New Tank Car Standards a Step in the Right Direction (01/05/2015)
OTTAWA, ON - Today's joint announcement by Canada and the United States of harmonized regulatory changes for tank cars is welcome as the changes will increase safety in rail transportation of flammable liquids. FCM acknowledges that the DOT-117 tank cars are more robust than the previous cars.
Although they constitute a major improvement, the new DOT-117 tank cars alone will not reduce the risk of future derailments like those that occurred at Lac-Mégantic and Gogoma.
"Making railway operation safer is just as important as tank car sturdiness for reducing derailment frequency and scale," stated Brad Woodside, president of the Federation of Canadian Municipalities.
It will take 10 years to phase in the new fleet, the time the industry needs to build the new tank cars. During this phase-in period further special measures are required to ensure the safety of the communities that trains travel through across the country.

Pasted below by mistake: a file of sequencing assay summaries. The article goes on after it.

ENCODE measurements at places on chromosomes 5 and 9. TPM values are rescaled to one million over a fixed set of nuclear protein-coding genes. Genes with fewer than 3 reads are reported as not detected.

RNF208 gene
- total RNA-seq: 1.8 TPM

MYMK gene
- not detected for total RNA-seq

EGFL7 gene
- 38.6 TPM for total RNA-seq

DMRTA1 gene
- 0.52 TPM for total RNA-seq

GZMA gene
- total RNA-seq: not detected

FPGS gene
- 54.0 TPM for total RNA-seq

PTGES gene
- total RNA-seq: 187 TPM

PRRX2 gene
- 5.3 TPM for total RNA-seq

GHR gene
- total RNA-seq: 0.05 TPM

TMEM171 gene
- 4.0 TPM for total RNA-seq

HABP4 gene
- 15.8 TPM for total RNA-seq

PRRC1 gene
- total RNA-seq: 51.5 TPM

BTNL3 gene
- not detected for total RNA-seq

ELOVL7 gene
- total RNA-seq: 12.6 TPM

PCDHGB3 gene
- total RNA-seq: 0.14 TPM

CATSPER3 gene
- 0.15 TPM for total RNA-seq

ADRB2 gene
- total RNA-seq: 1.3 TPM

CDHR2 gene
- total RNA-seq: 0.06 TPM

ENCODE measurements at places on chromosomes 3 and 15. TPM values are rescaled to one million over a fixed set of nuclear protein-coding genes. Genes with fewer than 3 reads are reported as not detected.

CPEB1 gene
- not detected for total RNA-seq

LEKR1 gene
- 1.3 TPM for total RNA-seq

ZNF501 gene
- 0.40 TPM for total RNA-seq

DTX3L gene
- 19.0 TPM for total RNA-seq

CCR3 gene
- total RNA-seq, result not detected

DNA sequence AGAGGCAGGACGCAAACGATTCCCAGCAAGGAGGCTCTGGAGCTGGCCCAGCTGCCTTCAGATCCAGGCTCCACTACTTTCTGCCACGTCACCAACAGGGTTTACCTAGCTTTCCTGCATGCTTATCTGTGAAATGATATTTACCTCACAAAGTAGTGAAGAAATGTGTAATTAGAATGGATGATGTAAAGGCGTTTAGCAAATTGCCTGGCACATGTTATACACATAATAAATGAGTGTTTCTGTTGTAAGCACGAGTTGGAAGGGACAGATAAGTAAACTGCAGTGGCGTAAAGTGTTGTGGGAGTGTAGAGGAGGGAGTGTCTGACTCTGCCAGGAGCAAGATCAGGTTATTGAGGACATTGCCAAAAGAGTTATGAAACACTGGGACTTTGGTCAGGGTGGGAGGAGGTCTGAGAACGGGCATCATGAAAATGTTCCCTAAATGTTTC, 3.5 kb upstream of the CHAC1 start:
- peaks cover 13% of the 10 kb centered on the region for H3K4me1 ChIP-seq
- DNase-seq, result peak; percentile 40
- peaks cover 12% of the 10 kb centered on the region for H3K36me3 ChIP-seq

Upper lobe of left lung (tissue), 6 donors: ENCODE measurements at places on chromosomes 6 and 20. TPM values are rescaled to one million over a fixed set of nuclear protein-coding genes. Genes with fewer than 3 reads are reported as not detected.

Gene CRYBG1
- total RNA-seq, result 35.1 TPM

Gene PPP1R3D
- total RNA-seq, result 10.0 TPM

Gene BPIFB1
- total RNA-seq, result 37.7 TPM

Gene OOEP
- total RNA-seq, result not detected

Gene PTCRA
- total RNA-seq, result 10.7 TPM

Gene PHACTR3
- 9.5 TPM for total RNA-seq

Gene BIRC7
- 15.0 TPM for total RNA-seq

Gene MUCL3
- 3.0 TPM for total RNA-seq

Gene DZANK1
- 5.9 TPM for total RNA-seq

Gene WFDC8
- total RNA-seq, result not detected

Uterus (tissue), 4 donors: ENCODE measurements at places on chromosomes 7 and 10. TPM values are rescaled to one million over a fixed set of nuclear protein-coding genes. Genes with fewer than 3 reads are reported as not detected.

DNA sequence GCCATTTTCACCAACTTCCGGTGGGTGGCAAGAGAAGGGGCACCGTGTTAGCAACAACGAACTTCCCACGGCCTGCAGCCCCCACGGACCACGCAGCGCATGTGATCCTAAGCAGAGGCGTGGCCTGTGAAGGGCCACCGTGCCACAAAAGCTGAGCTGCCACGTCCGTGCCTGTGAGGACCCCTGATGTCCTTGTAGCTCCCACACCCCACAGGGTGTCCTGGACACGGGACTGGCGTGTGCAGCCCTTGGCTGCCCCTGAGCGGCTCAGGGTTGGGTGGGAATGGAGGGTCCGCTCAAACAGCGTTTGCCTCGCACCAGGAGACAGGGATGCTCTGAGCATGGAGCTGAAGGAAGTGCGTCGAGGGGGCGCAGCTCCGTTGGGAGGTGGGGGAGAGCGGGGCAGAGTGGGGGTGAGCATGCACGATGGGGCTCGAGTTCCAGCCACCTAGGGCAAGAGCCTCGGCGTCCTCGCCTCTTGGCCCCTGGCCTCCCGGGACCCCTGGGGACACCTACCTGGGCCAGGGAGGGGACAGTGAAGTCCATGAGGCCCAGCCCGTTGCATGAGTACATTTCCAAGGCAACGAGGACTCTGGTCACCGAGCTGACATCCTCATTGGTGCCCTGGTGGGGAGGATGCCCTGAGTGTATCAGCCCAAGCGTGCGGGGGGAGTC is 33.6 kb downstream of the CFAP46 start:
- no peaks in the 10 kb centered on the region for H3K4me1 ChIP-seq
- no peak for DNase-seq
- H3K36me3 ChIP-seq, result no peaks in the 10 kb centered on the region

"Additional measures could include further speed reductions for older tank cars carrying flammable liquids, as well as improved track maintenance." said president Woodside.
FCM's National Municipal Rail Safety Working Group is actively working with the federal government to make rail transport safer for Canadian municipalities.
FCM was involved in the development of the emergency directive that requires railways to share information about dangerous goods transportation with local authorities so they can plan and respond to emergencies. FCM is also part of the Emergency Response Working Group created in April 2014 by Transport Minister Lisa Raitt to bolster emergency response planning and training throughout the country.
We will continue to work with Transport Canada and Transport Minister Raitt on behalf of Canadian municipalities to promote railway safety.
The Federation of Canadian Municipalities is the national voice of municipal government. In leading the municipal movement, FCM works to align federal and local priorities, recognizing that strong hometowns make for a strong Canada.